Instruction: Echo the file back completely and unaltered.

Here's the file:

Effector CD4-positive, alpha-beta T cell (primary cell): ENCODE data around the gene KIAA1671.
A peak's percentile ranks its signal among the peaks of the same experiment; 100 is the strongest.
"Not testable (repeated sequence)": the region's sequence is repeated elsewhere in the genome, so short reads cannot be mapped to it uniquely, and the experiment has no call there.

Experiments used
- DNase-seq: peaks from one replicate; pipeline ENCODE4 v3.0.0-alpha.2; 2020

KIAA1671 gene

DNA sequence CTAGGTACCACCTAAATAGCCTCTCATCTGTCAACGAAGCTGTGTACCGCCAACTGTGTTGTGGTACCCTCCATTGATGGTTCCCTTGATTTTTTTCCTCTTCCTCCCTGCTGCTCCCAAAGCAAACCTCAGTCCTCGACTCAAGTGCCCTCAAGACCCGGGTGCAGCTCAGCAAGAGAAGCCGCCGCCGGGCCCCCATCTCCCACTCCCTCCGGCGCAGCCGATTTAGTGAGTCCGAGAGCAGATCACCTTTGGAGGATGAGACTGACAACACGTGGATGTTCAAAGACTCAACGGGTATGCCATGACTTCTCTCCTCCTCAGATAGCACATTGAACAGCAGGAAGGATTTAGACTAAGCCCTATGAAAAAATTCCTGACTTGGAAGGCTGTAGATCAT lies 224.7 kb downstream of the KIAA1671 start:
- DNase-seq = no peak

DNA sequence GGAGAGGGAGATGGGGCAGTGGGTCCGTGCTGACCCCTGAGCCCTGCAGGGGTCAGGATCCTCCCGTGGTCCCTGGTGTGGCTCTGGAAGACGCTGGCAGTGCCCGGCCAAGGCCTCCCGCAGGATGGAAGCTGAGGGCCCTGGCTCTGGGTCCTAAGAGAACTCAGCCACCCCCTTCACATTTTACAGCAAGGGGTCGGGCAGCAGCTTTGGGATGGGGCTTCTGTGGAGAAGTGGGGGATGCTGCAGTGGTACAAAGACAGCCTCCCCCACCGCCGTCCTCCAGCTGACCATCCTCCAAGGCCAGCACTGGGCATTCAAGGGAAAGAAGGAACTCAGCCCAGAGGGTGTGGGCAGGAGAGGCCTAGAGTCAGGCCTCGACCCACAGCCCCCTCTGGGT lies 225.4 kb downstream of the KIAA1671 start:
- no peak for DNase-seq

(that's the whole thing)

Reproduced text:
Effector CD4-positive, alpha-beta T cell (primary cell): ENCODE data around the gene KIAA1671.
A peak's percentile ranks its signal among the peaks of the same experiment; 100 is the strongest.
"Not testable (repeated sequence)": the region's sequence is repeated elsewhere in the genome, so short reads cannot be mapped to it uniquely, and the experiment has no call there.

Experiments used
- DNase-seq: peaks from one replicate; pipeline ENCODE4 v3.0.0-alpha.2; 2020

KIAA1671 gene

DNA sequence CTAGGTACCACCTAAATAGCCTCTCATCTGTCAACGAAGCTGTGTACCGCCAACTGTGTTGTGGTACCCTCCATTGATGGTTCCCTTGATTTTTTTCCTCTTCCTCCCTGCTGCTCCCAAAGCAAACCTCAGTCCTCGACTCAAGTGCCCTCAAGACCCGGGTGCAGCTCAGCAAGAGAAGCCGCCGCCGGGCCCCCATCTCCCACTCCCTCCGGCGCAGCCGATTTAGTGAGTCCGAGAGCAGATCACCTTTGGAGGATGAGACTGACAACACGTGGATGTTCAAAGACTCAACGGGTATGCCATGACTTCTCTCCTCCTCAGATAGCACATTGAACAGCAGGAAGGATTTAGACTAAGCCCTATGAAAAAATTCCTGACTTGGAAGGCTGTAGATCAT lies 224.7 kb downstream of the KIAA1671 start:
- DNase-seq = no peak

DNA sequence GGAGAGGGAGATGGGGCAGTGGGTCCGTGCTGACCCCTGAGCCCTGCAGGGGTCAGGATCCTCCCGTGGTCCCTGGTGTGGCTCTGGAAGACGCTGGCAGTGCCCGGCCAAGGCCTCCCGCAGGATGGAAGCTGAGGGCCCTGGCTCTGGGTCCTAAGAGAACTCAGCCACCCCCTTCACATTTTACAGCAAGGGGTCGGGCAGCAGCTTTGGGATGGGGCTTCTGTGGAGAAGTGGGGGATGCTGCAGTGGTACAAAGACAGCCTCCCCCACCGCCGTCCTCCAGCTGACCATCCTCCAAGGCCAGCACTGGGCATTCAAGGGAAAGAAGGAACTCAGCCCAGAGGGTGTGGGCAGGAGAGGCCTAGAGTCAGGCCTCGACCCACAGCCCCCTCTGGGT lies 225.4 kb downstream of the KIAA1671 start:
- no peak for DNase-seq